Berkeley’s gritty neighbour
A major port and rail terminus, Oakland has long been the gritty counterpart to its liberal neighbor, Berkeley. Nonetheless, Oakland has much more to offer than Jack London Square, mainly for day-trippers, would suggest – it is a waterside shopping complex of minor appeal named after the locally-born writer.
The core of the town lies across 1-88 (the elevated freeway which cuts through the town), where the grand 19thC homes of the Old Oakland area, between 7th and 10th Streets and Broadway and Jefferson Street, sit just north of a compact and energetic Chinatown district.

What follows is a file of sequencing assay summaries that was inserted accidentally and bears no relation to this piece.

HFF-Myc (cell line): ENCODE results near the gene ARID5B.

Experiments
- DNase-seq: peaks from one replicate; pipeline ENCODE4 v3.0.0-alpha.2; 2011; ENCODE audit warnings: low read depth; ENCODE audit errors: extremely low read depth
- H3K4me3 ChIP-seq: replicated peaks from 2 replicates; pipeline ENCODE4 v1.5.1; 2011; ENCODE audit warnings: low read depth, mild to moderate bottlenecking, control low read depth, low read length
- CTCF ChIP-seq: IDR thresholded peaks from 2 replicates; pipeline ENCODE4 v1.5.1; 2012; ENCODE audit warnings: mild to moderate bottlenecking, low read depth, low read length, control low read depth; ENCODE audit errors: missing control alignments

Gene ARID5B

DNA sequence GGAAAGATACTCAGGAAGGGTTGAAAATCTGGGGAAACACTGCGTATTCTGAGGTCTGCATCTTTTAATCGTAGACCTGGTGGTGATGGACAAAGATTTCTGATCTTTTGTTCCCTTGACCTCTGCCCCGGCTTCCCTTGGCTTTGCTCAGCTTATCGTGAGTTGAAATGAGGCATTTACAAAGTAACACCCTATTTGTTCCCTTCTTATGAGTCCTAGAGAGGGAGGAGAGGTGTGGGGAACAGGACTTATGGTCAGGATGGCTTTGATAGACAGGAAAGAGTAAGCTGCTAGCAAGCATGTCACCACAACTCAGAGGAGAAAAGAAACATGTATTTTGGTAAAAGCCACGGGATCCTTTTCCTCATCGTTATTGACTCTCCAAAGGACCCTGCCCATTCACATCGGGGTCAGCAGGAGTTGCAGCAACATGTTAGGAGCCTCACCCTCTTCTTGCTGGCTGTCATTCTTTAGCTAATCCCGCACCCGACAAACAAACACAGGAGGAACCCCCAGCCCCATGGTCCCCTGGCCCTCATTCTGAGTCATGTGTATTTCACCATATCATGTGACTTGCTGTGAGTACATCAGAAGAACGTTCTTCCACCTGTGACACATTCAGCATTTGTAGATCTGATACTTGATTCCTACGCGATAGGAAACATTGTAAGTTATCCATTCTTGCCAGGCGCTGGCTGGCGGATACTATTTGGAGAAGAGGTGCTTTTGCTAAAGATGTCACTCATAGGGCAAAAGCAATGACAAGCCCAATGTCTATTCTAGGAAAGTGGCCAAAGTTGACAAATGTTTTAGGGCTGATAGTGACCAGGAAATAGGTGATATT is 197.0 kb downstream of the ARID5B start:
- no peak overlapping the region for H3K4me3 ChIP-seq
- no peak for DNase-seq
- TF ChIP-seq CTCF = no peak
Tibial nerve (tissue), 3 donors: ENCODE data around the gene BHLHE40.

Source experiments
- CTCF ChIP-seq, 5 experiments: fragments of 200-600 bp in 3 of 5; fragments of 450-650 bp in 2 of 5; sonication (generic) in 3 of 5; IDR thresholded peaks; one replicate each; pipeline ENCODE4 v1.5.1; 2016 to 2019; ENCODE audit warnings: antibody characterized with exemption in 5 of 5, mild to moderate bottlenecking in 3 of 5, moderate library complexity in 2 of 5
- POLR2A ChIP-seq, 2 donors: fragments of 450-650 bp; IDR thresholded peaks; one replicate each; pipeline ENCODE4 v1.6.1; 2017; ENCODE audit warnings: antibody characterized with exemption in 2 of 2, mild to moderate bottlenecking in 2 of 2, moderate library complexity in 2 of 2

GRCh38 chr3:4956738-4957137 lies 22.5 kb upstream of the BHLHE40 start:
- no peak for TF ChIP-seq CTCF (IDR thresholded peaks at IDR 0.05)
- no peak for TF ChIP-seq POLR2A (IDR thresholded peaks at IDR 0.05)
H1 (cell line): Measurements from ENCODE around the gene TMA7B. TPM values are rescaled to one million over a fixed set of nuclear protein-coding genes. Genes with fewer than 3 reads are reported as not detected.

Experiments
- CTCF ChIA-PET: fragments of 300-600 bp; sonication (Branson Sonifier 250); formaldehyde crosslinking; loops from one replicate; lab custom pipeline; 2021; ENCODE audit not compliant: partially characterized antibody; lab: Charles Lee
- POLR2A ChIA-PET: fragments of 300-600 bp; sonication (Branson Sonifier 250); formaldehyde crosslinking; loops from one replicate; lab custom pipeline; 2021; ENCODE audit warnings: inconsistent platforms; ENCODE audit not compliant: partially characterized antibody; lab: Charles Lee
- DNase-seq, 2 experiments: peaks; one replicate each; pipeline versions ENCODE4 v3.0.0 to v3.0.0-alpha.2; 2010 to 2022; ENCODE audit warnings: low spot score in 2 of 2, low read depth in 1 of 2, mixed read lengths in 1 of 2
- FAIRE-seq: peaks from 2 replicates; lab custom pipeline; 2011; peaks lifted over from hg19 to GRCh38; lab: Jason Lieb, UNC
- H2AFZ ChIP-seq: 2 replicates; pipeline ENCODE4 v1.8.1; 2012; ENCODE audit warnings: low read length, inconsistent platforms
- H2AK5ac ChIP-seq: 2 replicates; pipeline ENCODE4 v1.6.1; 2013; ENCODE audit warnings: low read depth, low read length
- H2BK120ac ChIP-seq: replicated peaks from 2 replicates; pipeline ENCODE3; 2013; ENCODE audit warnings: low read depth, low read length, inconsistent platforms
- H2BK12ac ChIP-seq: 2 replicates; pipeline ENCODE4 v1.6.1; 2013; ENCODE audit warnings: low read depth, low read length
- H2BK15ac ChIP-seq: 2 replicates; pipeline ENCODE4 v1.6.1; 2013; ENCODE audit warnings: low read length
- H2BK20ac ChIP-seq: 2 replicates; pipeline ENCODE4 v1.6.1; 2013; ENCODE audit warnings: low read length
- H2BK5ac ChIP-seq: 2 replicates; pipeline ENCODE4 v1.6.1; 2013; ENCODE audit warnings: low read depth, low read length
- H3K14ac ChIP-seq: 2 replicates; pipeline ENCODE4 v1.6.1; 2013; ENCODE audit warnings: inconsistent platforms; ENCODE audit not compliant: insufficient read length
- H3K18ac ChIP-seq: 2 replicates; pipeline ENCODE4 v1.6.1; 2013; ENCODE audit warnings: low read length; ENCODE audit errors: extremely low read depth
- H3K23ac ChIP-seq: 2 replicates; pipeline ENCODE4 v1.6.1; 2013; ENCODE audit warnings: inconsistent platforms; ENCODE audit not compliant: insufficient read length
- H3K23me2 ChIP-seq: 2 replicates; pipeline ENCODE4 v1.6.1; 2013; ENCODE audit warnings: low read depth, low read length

Continuing south, the Oakland Museum, corner of 10th and Oak Streets, has copious art and natural science exhibits but earns top marks for its extensive, candid and entertaining accounts of California’s history, including a recreated beat generation coffee bar and genuine 1967 hippie paraphernalia. Nearby, the tree-shaded walkways fringing the expansive Lake Merritt are where Oaklanders walk their dogs or hire paddle boats for a leisurely afternoon afloat.
Detour – Hayward
South of Oakland and now consumed by East Bay suburbia, in the mid-19thC Hayward enjoyed the wealth and prestige which stemmed from its role as a supply stop on the route to California’s gold mines. Past glories are documented by the Hayward Historical Society Museum (http://www.haywardareahistory.org), 22701 Main Street. A look around the spacious interiors of the McConaghy House, 18701 Hesperian Boulevard, will demonstrate how rich townsfolk enjoyed life during the late 1800s.